IRS Treatment of the Hindi Undivided Family ("HUF")

Oct 15, 2017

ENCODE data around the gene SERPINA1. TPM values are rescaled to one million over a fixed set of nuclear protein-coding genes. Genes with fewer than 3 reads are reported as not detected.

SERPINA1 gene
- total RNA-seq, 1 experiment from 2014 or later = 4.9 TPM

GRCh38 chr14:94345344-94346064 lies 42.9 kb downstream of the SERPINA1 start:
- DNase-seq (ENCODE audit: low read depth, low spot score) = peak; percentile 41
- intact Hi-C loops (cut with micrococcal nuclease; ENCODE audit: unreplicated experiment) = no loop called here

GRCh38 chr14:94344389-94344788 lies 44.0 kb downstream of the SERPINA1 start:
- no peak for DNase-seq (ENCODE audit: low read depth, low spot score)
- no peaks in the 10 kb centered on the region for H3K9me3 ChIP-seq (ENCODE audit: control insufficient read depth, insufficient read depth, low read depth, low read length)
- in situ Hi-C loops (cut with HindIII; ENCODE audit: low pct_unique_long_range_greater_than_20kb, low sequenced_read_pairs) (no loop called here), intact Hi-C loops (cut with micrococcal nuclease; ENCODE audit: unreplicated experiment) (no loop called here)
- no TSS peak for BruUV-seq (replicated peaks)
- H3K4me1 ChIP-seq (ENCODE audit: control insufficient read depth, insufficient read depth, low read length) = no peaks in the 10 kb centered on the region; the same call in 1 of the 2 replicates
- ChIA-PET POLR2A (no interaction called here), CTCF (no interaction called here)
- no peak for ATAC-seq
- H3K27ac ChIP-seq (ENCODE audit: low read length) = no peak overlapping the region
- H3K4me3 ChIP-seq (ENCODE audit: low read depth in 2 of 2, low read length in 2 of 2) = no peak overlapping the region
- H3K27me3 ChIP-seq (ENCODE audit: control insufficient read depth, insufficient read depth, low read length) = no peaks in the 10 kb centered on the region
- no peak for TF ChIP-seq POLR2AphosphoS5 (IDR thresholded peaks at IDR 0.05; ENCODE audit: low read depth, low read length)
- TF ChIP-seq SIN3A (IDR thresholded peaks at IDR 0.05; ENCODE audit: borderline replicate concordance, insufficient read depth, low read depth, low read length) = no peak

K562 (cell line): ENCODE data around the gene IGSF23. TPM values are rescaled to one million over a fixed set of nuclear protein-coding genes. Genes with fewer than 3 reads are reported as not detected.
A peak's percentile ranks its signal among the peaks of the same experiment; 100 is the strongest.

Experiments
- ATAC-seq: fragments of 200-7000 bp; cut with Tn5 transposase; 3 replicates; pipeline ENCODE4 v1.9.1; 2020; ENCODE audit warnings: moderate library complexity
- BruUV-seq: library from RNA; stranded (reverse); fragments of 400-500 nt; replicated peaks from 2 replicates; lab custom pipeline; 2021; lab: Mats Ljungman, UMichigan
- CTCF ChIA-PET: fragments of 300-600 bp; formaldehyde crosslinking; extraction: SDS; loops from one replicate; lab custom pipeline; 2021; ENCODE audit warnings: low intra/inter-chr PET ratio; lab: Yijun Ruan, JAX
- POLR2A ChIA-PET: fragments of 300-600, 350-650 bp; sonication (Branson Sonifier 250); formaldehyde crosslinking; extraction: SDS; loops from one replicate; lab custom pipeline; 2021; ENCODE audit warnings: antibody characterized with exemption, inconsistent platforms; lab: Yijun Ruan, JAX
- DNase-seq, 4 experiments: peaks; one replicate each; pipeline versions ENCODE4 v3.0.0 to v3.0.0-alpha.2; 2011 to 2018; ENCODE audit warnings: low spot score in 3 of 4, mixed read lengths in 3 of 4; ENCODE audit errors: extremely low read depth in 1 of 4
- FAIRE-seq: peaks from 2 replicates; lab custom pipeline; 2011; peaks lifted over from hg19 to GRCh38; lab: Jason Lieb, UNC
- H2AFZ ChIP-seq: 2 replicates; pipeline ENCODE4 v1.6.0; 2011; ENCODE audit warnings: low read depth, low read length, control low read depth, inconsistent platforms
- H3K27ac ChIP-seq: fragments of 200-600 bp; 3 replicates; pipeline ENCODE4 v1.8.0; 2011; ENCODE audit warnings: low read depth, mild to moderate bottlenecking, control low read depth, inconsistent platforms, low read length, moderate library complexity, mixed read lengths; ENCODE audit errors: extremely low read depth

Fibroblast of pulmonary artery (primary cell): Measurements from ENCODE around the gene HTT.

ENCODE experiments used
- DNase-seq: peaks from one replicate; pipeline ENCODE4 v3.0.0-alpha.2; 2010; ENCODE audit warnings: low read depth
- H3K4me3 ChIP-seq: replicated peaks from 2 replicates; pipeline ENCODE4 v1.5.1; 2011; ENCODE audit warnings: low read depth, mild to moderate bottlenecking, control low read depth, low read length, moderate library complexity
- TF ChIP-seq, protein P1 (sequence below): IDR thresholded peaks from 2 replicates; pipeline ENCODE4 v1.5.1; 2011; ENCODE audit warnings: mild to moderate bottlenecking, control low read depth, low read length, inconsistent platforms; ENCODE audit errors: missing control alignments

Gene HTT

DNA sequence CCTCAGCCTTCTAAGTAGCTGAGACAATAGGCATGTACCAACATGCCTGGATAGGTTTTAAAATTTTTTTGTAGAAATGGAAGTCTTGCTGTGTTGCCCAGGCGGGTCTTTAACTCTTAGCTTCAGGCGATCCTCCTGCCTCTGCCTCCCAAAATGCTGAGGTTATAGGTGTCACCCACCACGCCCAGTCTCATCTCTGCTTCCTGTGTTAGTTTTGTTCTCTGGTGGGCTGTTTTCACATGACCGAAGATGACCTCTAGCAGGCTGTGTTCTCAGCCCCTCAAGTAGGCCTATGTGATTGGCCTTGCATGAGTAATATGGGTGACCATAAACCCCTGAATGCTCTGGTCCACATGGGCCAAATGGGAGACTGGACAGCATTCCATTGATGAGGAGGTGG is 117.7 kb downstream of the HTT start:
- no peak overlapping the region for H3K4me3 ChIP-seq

In this post, the FBAR Wiz will explore how the IRS is likely to categorize the unique investment vehicle known as a Hindi Undivided Family, Hindu Undivided Family, or HUF. A Hindi Undivided Family is a special feature of Hindu society consisting of a common ancestor and all of that common ancestor's lineal descendants together with their respective spouses and unmarried children. As a result of recent amendments to the 1956 Hindu Succession Act, a Hindi Undivided Family includes all family members who are Hindus by religion, such as sons and daughters whether married or unmarried. The 'Karta' is the term given to the manager of the family in this setting. Traditionally, the Karta was the most senior male, though females may also serve as the Karta. The Karta has the authority to transfer for value the joint family property, if such transfer is made for legal necessity or for the benefit of the family like, for instance, payment of debts for a family business. The Hindi Undivided Family may pay valid remuneration to the Karta under a valid bona fide agreement for the benefit of the family. Only joint property can fund a HUF. Joint family property includes: (1) ancestral property; (2) property from a partition of a larger Hindi Undivided Family; (3) property acquired using Hindi Undivided Family assets; and (4) separate property that is contributed by a member (although the Indian tax benefits of a HUF do not apply to separate property). Ancestral property includes any property received by a Hindu male from his father, paternal grandfather, or paternal great-grandfather. If a Hindu male dies intestate, then the share received by his son is impressed with the character of Hindi Undivided Family property in the son's hands. So, the wife and children of the son will also have a per capita share in that part of the property. If property is received as a gift or pursuant to a Will with a clear direction that it is to be made to the Hindi Undivided Family, then it will be so regarded. U.S. Tax Treatment of the Hindi Undivided Family First off,  you should consult a professional to assist you in making the determination of how your HUF will be treated for U.S. income tax purposes. Applying United States (i.e., IRS) tax methodology to the institution of the Hindi Undivided Family provides an interesting example of the analytical challenges in a global economy in which one must cross not only boundaries between nations, but boundaries of time and tradition as well. A fundamental question for determining the United States (i.e., IRS) tax consequences of a Hindi Undivided Family is whether a Hindi Undivided Family will be treated as a separate entity or whether it would be analogized to a grantor trust under which the person who controls the property (the Karta) would be considered the owner of the property for U.S. income tax purposes. Most likely, the IRS will treat a Hindi Undivided Family as a separate entity since the Karta cannot be a donor to a Hindi Undivided Family and the role of the Karta bears very strong resemblance to the fiduciary responsibilities of a trustee. Most of the U.S. tax rules that cause a trust to be disregarded (see Sections 673-677 and 679 of the Internal Revenue Code, the IRC) apply to the person who is the source or donor of the property to the trust, and therefore by definition, do not apply to the Karta because the Karta can never be the donor of Hindi Undivided Family property for which the Karta is responsible. However, under IRS § 678, if a beneficiary of a trust has the right to vest in himself or herself principal or income of a trust, he or she would be treated as the "owner" of the property for U.S. income tax purposes. You may also be interested in reading more on the filing obligations likely to affect those with offshore assets and/or offshore accounts in this related blog post about the FBAR Form and Form 8938. To check out whether you have an obligation to report offshore accounts/assets, and what forms you need to file, check out the free FBAR Wiz app.